Last Updated on August 25, 2021 by Jenny
Cats chattering teeth is normally perfectly normal, but it can in some rare occasions mean that your cat is suffering from a health issue. Normally it’s a cat hunting noise and just part of regular cat behavior. Still, it’s important to be aware of the different reasons so you can make sure your cat is OK.
😻What Does It Mean When Cats Chatter?
Most of the time, cats chatter their teeth when they’ve seen a small bird, a squirrel or some other small creature that triggers their hunting instincts. It’s why you’ll usually find your cat chattering at the window, staring outside.
Most cat owners observe their cat chattering their teeth when they’re engrossed in the outdoors. They’ll likely be watching an animal in your garden. There are a few different interpretations of this behavior. Some believe that it’s a sign is getting excited, and that they’re gearing themselves up for the hunt.
Others believe that chattering is a sign of frustration. Your cat is excited and engaged and wants to hunt but knows it’s stuck indoors, and can’t get to the bird or rabbit outside. The chattering is a way of expressing that frustration, almost trying to burn off some of the energy.
One other theory is that the cat is actually acting out the act of the killing bite. This could be in preparation of the kill, loosening up the jaws and getting ready to make the fatal bite, or it could be just a way of carrying out the biting behavior subconsciously without the prey.
However, if you notice your cat chattering when it isn’t engaged at a window or looking at an animal, you may want to check as it could be a sign of problems with your cat’s teeth.
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Why Do Cats Chatter Their Teeth?
Most of the reasons that cats chatter their teeth are related and involve the cat having spotted potential prey. But not every reason is linked to this.
Cats chatter their teeth because:
- They have spotted a small animal and are excited by the potential hunt
- They’ve realized they can’t get to the prey, and are frustrated
- They are practicing or preparing for the kill by exercising their jaws
- They’re just excited in general
- They are in dental pain (although this isn’t a common symptom)
Is Chattering Bad for Cats?
The act of chattering itself isn’t bad for cats. They won’t harm themselves through teeth chattering.
However, if your cat is chattering often, it might be time to investigate to see if your cat is suffering from a dental disease, especially if they are salivating when they chatter.
Most veterinarians don’t list teeth chattering as a common symptom of dental issues, but they do mention tooth grinding. If you notice your cat is doing anything that’s unusual for them with their teeth then seek advice from your veterinarian.
Periodontal disease and resorptive lesions are both common in cats. Periodontal issues relate to the tissue around your cat’s teeth, while tooth resorption is where the tooth itself is decaying, often starting at the root so it’s hard to notice immediately.
Signs to watch out for, according to the American Association of Feline Practitioners, include foul smelling breath, eating at only one side of the mouth or dropping food, pawing at the mouth, facial swelling or bleeding from the mouth, and discolored teeth.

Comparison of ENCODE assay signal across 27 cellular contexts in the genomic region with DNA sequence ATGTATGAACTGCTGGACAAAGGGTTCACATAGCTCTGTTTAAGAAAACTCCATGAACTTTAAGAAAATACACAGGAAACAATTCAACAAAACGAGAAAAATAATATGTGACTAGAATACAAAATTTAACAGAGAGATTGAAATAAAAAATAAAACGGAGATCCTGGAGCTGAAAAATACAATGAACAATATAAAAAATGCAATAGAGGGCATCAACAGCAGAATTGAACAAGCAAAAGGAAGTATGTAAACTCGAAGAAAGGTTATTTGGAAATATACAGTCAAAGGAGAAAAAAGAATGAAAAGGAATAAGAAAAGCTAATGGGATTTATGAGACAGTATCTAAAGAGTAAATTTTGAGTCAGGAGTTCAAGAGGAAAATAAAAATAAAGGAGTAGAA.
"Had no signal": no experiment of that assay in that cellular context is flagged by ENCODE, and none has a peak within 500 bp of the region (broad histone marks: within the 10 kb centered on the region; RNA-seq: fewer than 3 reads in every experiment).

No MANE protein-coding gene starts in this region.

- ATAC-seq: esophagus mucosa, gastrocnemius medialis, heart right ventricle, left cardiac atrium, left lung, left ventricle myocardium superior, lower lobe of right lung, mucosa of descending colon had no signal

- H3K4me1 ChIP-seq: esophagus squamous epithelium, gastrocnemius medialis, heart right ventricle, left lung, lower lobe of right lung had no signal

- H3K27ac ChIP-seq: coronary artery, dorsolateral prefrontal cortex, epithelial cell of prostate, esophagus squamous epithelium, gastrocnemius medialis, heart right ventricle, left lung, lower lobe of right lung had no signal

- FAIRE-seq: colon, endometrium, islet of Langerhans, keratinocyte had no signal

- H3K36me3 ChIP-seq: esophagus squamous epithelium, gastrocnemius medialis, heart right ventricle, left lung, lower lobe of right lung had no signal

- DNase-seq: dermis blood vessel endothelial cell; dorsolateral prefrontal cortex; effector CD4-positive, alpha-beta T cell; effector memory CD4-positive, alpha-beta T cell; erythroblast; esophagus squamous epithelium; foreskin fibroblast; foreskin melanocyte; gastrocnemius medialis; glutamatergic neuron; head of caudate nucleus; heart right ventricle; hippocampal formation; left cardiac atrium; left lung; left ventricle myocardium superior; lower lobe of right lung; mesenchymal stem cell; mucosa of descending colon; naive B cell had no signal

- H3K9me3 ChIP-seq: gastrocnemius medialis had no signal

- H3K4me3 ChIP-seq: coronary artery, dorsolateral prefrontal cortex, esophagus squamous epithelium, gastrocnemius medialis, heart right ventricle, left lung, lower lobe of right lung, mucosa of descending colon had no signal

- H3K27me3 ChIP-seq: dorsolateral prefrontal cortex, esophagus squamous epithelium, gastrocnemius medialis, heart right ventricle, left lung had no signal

If you’ve spotted any of these symptoms, then you might want to schedule a visit to your vet to see if there’s any problems. Many cats will continue to eat normally even with teeth problems, and it’s hard to tell if they’re in pain with a tooth issue. They can be little troopers. So, keep a close eye for any changes in your cat’s behavior. Your veterinarian should check your cat’s dental health during any routine check-ups.
Why Does My Cat Chatter at Birds?
Cats talking to birds might seem strange but there’s a theory that cat chatter is actually a way to mimic the sounds that small animals make. There was a study carried out in South America that showed a feral cat copying the sounds of tamarind monkeys, which are commonly prey for these cats in the Amazon.
The idea is that the cats are chattering away to their prey in order to confuse them, making them an easier target. While no studies have been carried out on domestic cat behavior to replicate this test, it’s another possibility for why your cat’s vocalization as it watches the local wildlife in your garden.
If your cat is sat at the window and their teeth are chattering away, it’s likely that it’s perfectly normal behavior. However, if they’re looking like they might be getting frustrated then it might be time to engage them in some play, helping them to burn off some of that energy and distracting them from those hunting instincts, or making them most of them depending on the toy you choose.
It’s more important to keep tabs on your cat’s behavior if they’re chattering more frequently, and doing it when they aren’t watching something that could be prey.
Check for any other potential symptoms that could be a sign of diseased teeth, and book in to see your veterinarian if you’ve any concerns. If your cat has painful resorptive lesions hidden in the roots of their teeth, getting them sorted quickly can resolve a lot of problems for your cat and get them feeling happy and healthy again before you know it.